Long-term trends in adherence to antiretroviral therapy from start of HAART

Cambiano, Valentinaa; Lampe, Fiona Ca; Rodger, Alison Ja,b; Smith, Colette Ja; Geretti, Anna Mb; Lodwick, Rebecca Ka; Puradiredja, Dewi Ia; Johnson, Margaretb; Swaden, Leonieb; Phillips, Andrew Na

doi: 10.1097/QAD.0b013e32833847af
Clinical Science

Objective: People on antiretroviral therapy are likely to be required to maintain good adherence throughout their lives. We aimed to investigate long-term trends in highly active antiretroviral therapy (HAART) adherence to identify the main predictors and to evaluate whether participants experience periods of low adherence (≤60%).

Methods: Participants in the Royal Free Clinic Cohort were followed from the date of start of HAART until the end of the last recorded ART prescription or death. Follow-up was divided into 6-month periods, and for each period, a value of adherence, measured as the percentage of days in the 6-month period covered by a valid prescription for at least three antiretroviral drugs, was calculated.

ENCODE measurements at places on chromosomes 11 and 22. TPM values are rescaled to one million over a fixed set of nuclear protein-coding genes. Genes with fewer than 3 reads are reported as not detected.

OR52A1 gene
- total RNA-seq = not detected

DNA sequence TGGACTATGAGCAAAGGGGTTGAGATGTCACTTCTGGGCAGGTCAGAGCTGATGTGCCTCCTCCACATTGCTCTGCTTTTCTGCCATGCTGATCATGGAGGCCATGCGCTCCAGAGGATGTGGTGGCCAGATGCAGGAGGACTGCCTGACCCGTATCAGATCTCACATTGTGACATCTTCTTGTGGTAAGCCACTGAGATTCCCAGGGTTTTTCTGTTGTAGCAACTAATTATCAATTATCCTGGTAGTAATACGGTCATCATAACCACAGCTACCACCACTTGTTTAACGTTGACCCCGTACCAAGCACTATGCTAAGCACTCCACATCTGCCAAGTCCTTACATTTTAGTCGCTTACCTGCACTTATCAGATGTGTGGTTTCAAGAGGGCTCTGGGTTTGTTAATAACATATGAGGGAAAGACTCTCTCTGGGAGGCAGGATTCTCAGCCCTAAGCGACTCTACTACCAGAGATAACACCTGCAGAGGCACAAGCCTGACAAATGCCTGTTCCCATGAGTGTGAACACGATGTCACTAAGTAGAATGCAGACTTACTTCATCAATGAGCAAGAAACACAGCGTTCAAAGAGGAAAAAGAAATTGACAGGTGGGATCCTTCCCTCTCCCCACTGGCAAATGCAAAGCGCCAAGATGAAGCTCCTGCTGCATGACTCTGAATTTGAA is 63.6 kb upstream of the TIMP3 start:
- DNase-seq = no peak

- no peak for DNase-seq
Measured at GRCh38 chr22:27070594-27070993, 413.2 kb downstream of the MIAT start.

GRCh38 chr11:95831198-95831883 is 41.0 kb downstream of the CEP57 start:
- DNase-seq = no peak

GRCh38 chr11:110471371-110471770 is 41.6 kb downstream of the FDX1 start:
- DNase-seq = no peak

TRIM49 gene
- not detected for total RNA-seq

Results: Patients were assessed for drug coverage adherence for a median of 4.5 years [inter-quartile range (IQR) 2.4–7.2; maximum 9 years] covering a period up to 13 years from start of HAART. There was evidence of a slight increase in adherence over time [adjusted odds ratio (OR) of >95% adherence = 1.02 per year; 95% confidence interval (CI) 1.01–1.04; P = 0.0053]. Independent predictors of adherence were age, demographic group, calendar year period, drug regimen and previous virologic failures. The overall rate of at least one period of low adherence was 0.12 per person-year, but this rate decrease markedly over time to 0.01 in 2007/2008.

Conclusion: Adherence, as measured by drug coverage, does not decrease on average over more than a decade from start of HAART. This is encouraging, because it shows that patients could potentially maintain viral suppression for many years.

Author Information

aHIV Epidemiology & Biostatistics Group, Research Department of Infection & Population Health, UCL Medical School, UK

bDepartment of HIV, Royal Free Hospital NHS Trust, London, UK.

Received 14 October, 2009

Revised 14 January, 2010

Accepted 2 February, 2010

Correspondence to Valentina Cambiano, HIV Epidemiology & Biostatistics Group, Research Department of Infection & Population Health, UCL Medical School, Royal Free Campus, Rowland Hill Street, London NW3 2PF, UK. E-mail: v.cambiano@ucl.ac.uk

© 2010 Lippincott Williams & Wilkins, Inc.